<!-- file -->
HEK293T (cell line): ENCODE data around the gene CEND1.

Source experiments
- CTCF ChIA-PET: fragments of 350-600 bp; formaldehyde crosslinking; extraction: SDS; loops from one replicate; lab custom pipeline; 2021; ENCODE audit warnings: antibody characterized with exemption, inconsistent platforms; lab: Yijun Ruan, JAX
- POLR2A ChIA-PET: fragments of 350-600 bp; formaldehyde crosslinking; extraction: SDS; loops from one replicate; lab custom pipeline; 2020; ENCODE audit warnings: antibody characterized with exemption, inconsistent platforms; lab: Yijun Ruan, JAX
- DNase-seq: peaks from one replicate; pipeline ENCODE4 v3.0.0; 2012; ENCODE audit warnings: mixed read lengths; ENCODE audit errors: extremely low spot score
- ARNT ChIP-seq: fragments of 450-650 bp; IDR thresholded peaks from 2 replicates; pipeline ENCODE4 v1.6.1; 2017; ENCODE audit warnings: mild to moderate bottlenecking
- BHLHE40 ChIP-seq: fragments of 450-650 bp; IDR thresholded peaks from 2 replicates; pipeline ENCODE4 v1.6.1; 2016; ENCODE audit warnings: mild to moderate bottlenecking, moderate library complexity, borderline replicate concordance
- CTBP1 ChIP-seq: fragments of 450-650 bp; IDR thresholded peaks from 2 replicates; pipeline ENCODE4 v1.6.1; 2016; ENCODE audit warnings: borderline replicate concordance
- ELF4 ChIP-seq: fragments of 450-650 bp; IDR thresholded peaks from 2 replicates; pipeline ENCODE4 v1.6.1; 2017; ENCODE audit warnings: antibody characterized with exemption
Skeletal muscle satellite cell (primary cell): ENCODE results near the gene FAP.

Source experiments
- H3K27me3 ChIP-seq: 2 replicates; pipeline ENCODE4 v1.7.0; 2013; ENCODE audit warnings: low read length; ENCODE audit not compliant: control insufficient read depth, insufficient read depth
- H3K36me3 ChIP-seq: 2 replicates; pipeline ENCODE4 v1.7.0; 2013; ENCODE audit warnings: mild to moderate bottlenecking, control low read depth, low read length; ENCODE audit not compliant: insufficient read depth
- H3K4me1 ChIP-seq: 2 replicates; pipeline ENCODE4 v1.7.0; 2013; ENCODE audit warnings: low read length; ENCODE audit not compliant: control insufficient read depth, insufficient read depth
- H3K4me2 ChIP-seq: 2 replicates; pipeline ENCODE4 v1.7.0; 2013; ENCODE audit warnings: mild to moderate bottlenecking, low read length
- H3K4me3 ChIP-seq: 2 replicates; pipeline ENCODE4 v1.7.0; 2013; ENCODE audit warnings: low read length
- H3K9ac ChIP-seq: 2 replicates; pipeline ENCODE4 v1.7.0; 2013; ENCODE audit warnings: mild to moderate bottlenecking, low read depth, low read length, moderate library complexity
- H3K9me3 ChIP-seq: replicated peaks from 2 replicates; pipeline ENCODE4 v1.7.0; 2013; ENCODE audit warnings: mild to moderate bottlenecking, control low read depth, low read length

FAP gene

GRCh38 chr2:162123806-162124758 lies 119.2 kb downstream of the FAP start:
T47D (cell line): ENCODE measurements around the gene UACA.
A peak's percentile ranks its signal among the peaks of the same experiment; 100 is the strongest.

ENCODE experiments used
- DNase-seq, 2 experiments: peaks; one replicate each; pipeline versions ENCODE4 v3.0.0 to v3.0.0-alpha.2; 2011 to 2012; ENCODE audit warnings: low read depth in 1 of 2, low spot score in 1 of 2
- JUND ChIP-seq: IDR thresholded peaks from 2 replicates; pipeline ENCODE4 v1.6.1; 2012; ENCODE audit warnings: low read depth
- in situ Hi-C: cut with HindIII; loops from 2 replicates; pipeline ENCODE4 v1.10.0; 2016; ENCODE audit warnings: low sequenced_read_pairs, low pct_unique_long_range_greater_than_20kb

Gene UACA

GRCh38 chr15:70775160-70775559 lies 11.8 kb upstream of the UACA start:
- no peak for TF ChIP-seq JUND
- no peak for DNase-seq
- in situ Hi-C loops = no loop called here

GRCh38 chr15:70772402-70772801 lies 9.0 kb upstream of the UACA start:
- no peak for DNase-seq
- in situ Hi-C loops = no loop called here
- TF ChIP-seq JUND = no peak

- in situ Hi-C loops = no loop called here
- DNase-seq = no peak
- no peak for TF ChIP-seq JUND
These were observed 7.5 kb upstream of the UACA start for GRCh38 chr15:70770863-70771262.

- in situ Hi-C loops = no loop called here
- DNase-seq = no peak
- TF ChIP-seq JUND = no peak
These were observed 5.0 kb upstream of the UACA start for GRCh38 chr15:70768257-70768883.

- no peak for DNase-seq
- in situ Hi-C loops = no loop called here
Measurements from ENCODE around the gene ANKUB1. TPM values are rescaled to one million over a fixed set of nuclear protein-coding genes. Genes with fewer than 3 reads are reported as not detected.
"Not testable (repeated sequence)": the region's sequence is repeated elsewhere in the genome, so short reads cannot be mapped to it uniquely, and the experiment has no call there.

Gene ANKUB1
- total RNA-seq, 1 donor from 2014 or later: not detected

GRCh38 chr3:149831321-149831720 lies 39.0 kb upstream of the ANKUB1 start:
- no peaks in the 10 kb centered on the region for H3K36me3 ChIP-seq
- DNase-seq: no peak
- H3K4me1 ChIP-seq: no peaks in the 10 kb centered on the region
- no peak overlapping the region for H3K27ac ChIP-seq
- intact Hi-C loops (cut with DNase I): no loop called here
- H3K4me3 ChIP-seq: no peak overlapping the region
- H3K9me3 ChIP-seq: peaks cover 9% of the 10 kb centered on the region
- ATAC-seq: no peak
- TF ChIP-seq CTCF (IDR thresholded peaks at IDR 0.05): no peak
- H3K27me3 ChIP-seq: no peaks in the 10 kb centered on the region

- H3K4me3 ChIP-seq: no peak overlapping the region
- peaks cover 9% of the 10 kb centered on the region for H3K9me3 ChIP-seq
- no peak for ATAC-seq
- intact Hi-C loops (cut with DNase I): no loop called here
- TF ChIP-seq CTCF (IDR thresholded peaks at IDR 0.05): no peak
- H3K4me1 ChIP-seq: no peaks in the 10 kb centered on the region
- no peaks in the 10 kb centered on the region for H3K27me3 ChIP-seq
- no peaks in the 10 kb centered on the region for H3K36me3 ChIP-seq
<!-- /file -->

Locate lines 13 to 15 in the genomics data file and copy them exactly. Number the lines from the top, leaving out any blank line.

- H3K36me3 ChIP-seq: 2 replicates; pipeline ENCODE4 v1.7.0; 2013; ENCODE audit warnings: mild to moderate bottlenecking, control low read depth, low read length; ENCODE audit not compliant: insufficient read depth
- H3K4me1 ChIP-seq: 2 replicates; pipeline ENCODE4 v1.7.0; 2013; ENCODE audit warnings: low read length; ENCODE audit not compliant: control insufficient read depth, insufficient read depth
- H3K4me2 ChIP-seq: 2 replicates; pipeline ENCODE4 v1.7.0; 2013; ENCODE audit warnings: mild to moderate bottlenecking, low read length